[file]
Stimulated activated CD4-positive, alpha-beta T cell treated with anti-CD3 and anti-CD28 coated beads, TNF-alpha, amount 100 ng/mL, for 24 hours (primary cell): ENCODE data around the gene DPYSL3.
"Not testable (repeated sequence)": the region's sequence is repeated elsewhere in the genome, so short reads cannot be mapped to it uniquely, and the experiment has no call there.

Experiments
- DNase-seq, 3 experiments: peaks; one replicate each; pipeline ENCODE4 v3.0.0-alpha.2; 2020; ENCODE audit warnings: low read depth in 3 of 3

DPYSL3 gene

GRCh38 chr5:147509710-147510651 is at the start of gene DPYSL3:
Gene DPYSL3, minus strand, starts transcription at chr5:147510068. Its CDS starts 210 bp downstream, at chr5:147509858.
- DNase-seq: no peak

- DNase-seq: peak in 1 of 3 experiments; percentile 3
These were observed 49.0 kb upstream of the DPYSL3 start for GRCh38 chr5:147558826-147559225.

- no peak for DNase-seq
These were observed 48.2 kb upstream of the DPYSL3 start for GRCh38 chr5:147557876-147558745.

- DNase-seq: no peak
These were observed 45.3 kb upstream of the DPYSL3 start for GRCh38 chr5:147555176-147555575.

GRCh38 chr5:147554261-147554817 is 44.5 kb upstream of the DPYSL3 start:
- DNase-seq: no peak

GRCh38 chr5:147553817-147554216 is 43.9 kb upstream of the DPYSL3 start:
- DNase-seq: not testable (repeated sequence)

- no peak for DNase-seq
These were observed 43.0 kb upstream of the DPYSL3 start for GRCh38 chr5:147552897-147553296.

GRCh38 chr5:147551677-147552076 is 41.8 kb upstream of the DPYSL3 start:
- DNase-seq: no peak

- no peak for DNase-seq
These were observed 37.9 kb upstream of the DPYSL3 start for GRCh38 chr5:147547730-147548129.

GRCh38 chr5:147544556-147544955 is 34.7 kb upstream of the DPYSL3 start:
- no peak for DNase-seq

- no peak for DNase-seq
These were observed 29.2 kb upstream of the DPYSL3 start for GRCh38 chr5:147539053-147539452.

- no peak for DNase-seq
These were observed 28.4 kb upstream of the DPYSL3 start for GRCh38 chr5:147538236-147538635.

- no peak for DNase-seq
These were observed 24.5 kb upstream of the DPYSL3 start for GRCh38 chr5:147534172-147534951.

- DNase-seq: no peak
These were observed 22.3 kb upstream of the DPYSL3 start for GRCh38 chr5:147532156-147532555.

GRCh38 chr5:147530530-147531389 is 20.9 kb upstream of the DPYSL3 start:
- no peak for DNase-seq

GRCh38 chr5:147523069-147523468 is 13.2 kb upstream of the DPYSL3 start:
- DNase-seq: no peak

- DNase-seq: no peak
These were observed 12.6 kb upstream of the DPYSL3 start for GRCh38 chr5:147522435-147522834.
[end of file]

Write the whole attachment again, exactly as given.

Stimulated activated CD4-positive, alpha-beta T cell treated with anti-CD3 and anti-CD28 coated beads, TNF-alpha, amount 100 ng/mL, for 24 hours (primary cell): ENCODE data around the gene DPYSL3.
"Not testable (repeated sequence)": the region's sequence is repeated elsewhere in the genome, so short reads cannot be mapped to it uniquely, and the experiment has no call there.

Experiments
- DNase-seq, 3 experiments: peaks; one replicate each; pipeline ENCODE4 v3.0.0-alpha.2; 2020; ENCODE audit warnings: low read depth in 3 of 3

DPYSL3 gene

GRCh38 chr5:147509710-147510651 is at the start of gene DPYSL3:
Gene DPYSL3, minus strand, starts transcription at chr5:147510068. Its CDS starts 210 bp downstream, at chr5:147509858.
- DNase-seq: no peak

- DNase-seq: peak in 1 of 3 experiments; percentile 3
These were observed 49.0 kb upstream of the DPYSL3 start for GRCh38 chr5:147558826-147559225.

- no peak for DNase-seq
These were observed 48.2 kb upstream of the DPYSL3 start for GRCh38 chr5:147557876-147558745.

- DNase-seq: no peak
These were observed 45.3 kb upstream of the DPYSL3 start for GRCh38 chr5:147555176-147555575.

GRCh38 chr5:147554261-147554817 is 44.5 kb upstream of the DPYSL3 start:
- DNase-seq: no peak

GRCh38 chr5:147553817-147554216 is 43.9 kb upstream of the DPYSL3 start:
- DNase-seq: not testable (repeated sequence)

- no peak for DNase-seq
These were observed 43.0 kb upstream of the DPYSL3 start for GRCh38 chr5:147552897-147553296.

GRCh38 chr5:147551677-147552076 is 41.8 kb upstream of the DPYSL3 start:
- DNase-seq: no peak

- no peak for DNase-seq
These were observed 37.9 kb upstream of the DPYSL3 start for GRCh38 chr5:147547730-147548129.

GRCh38 chr5:147544556-147544955 is 34.7 kb upstream of the DPYSL3 start:
- no peak for DNase-seq

- no peak for DNase-seq
These were observed 29.2 kb upstream of the DPYSL3 start for GRCh38 chr5:147539053-147539452.

- no peak for DNase-seq
These were observed 28.4 kb upstream of the DPYSL3 start for GRCh38 chr5:147538236-147538635.

- no peak for DNase-seq
These were observed 24.5 kb upstream of the DPYSL3 start for GRCh38 chr5:147534172-147534951.

- DNase-seq: no peak
These were observed 22.3 kb upstream of the DPYSL3 start for GRCh38 chr5:147532156-147532555.

GRCh38 chr5:147530530-147531389 is 20.9 kb upstream of the DPYSL3 start:
- no peak for DNase-seq

GRCh38 chr5:147523069-147523468 is 13.2 kb upstream of the DPYSL3 start:
- DNase-seq: no peak

- DNase-seq: no peak
These were observed 12.6 kb upstream of the DPYSL3 start for GRCh38 chr5:147522435-147522834.